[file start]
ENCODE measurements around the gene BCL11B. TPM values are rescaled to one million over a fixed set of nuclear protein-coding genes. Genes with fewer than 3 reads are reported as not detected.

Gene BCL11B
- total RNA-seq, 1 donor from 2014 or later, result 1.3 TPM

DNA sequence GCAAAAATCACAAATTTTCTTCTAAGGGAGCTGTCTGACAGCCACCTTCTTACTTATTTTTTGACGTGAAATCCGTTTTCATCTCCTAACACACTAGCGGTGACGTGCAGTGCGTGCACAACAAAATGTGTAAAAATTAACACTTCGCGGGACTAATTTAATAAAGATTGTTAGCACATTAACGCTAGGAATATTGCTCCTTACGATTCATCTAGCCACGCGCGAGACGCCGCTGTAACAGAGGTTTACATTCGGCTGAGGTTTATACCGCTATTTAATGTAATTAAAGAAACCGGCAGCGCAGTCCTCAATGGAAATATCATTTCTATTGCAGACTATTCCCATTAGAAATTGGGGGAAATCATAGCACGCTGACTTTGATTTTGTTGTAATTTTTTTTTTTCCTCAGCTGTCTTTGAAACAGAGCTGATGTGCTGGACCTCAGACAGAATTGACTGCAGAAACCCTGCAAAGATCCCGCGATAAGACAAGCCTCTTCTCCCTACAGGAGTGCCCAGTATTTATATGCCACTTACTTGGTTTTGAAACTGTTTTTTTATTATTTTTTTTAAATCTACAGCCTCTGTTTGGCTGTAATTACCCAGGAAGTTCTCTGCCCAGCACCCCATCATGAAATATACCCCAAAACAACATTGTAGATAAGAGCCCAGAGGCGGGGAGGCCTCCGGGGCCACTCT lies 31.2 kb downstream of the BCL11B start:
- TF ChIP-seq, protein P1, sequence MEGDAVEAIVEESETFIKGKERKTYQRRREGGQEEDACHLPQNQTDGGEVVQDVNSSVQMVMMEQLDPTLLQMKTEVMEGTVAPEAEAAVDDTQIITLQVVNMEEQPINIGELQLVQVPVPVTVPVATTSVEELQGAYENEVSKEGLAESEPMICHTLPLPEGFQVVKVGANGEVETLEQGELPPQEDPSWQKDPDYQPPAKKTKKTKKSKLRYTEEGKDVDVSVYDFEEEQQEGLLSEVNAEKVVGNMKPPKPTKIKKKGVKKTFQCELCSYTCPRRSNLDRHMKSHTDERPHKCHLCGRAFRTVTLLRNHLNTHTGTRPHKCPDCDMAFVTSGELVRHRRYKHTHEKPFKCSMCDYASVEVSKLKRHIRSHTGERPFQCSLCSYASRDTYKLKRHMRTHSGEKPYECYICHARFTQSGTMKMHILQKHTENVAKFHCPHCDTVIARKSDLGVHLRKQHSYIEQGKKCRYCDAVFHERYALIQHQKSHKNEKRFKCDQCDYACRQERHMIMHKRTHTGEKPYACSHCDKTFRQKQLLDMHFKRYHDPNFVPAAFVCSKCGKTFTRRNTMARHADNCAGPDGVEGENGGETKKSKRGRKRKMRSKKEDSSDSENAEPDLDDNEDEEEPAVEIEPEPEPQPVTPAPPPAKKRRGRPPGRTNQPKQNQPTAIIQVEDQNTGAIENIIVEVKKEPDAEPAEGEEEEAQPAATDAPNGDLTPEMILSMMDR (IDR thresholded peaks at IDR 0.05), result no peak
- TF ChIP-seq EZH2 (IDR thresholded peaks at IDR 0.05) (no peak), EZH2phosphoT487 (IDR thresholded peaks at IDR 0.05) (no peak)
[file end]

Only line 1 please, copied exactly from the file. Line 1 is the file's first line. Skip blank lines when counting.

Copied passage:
ENCODE measurements around the gene BCL11B. TPM values are rescaled to one million over a fixed set of nuclear protein-coding genes. Genes with fewer than 3 reads are reported as not detected.